6280 Northampton Blvd., Norfolk, VA, US, 23502
- Phone: (757) 461-6251
- Fax: (757) 461-5925
Arts & Museums
Located in the historic Willoughby-Baylor House, which dates back to the late 18th Century, the Norfolk History Museum hosts interesting exhibitions about all aspects of Norfolk's history. From maritime history to the architectural history of the city, visitors are sure to walk away from this museum feeling educated. Another main feature of the museum is the garden, installed in 1991, which is a representation of what a colonial garden would have looked like.
The Willoughby-Baylor House is a stunning example of Georgian and Federal architecture; it is replete with authentic 18th century furnishings and a charming garden. It was built in 1794 and it has been beautifully restored. It also now contains a museum, the Norfolk History Museum, where visitors can browse through some of Norfolk's most significant relics and pieces from the Chrysler Museum of Art.
This restored historic house was once home to Norfolk entrepreneur Moses Myers. One of the first brick houses built here after the Revolutionary War, the Moses Myers House today contains a nice collection of original furnishings, family portraits and other works by Thomas Sully. The Moses Myers house. An ongoing restoration of this house continues by the Garden Club of Virginia.
The Freemason District contains some of the major historical sites in Norfolk. Part of the original plot of land given to Captain Thomas Willoughby in 1636, the streets are cobblestoned, with brick houses and trees lining the sidewalk. Among the many museums and history centers here are the Moses Myers House, Norfolk History Museum, and Hunter House Victorian Museum.
This historic home was built in 1854 for the James Hunter, his wife Lizzie, and their three children. All of the children remained unmarried, and the youngest, Eloise, converted the house to the museum as part of her Hunter Foundation. The museum opened in 1988 and gives visitors a glimpse into lives of a wealthy family at the end of the 19th Century. Friendly docents conduct tours every half hour, explaining the history of the house as well as the lives of the Hunter family.
A fine collection of art and two historic houses make the Chrysler Museum of Art a fantastic retreat. Art works here include pieces by Andy Warhol, Louis Tiffany and Paul Gauguin. Savor art in the form of Greco-Roman, Islamic, Egyptian, Asian, and African masterpieces. The Impressionism, Sculpture and Photography galleries are sure to enthrall you. The Chrysler Library is the largest art reference library in the Southeast. Adjacent to the galleries and included in admission are the Moses Myers House, residence of Norfolk's first Jewish citizen, and the Willoughby-Baylor House. Norfolk is about a two-hour drive from Richmond. Take I-64 east to Route 33.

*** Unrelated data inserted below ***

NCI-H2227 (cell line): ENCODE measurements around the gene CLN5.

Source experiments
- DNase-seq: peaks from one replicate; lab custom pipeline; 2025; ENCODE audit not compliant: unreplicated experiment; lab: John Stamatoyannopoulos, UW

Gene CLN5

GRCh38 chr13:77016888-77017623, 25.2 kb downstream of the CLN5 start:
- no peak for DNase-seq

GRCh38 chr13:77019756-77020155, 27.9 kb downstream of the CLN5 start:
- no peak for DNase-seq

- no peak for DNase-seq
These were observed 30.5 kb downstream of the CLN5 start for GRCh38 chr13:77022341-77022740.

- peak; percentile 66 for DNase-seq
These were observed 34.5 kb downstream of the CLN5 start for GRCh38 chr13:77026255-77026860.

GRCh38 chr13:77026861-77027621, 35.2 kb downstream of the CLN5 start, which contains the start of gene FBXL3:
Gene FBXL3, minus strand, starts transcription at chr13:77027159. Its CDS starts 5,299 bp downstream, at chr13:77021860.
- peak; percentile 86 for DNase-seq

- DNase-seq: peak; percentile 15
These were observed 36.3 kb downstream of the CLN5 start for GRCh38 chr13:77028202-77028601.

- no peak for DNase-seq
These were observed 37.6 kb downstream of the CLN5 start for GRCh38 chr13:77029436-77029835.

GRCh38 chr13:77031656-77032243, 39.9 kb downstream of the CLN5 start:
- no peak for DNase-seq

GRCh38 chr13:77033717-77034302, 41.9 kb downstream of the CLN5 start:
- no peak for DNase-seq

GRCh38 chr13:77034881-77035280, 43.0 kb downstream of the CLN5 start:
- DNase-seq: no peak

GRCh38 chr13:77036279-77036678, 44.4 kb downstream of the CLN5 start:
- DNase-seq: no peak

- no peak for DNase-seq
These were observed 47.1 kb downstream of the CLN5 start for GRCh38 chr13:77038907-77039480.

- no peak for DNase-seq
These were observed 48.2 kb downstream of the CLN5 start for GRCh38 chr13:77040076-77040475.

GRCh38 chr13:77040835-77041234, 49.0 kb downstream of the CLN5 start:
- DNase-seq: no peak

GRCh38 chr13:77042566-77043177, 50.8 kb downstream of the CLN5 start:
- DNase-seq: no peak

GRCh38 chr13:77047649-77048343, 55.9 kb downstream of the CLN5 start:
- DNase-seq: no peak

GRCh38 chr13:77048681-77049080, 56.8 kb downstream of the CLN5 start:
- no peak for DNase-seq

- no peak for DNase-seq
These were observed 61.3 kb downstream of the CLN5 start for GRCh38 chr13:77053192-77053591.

Art lovers should visit Selden Arcade while in Norfolk, especially since Selden has recently become Norfolk's Cultural Arts Center. The Selden also has two galleries where you can admire contemporary art which often feature local artists. The center also often hosts performing artists and local events.
The Nauticus Maritime Center is a huge complex on the waterfront in Downtown Norfolk. The interactive exhibits help visitors explore nautical science, Nofolk's naval history, and marine life. Touch tanks bring you as close as you can get to sea creatures like starfish, anemones, even nurse sharks! Included in the admission price is entrance to the USS Wisconsin, Hampton Naval Museum, and Forecastle Gallery. Check website for admission.
Part of the Nauticus Maritime Center, the USS Wisconsin came to Norfolk in 2000. The ship is over 60 years old, first launched in 1943, and is one of the largest battleships ever built by the US Navy. Children and history buffs especially love it, and docents are placed in various spots on board to answer any questions about the ship's colorful history.
Norfolk has a long-standing military tradition, and the Hampton Naval Museum is dedicated to celebrating this rich history. Located inside the Nauticus Maritime Center, the museum also operates the USS Wisconsin exhibit. Featuring uniforms, documents, photos, and other artifacts, history buffs should not miss this treasury of local history.
The Hermitage Foundation Museum holds the Sloan art collection that includes pieces collected from across the world. The Chinese tomb figures and pieces from Czar Alexander's collection are a striking feature. The museum also conducts art classes and holds workshops. Surrounded by 12 acres of well planned gardens, The Hermitage Foundation is a picturesque location for special occasions. The gift shop sells creations of local artisans and designers. Check the museum website for the White Glove tours.
The Norfolk Naval Station is located in the Sewells Point area of Norfolk, and is the largest Naval complex in the world. Situated nearby to the site of the Monitor and Merrimac battle, on the original site of the Jamestown Exhibition. The Norfolk Naval Station is home to numerous ships and aircraft carries. Tours are available. See website for details.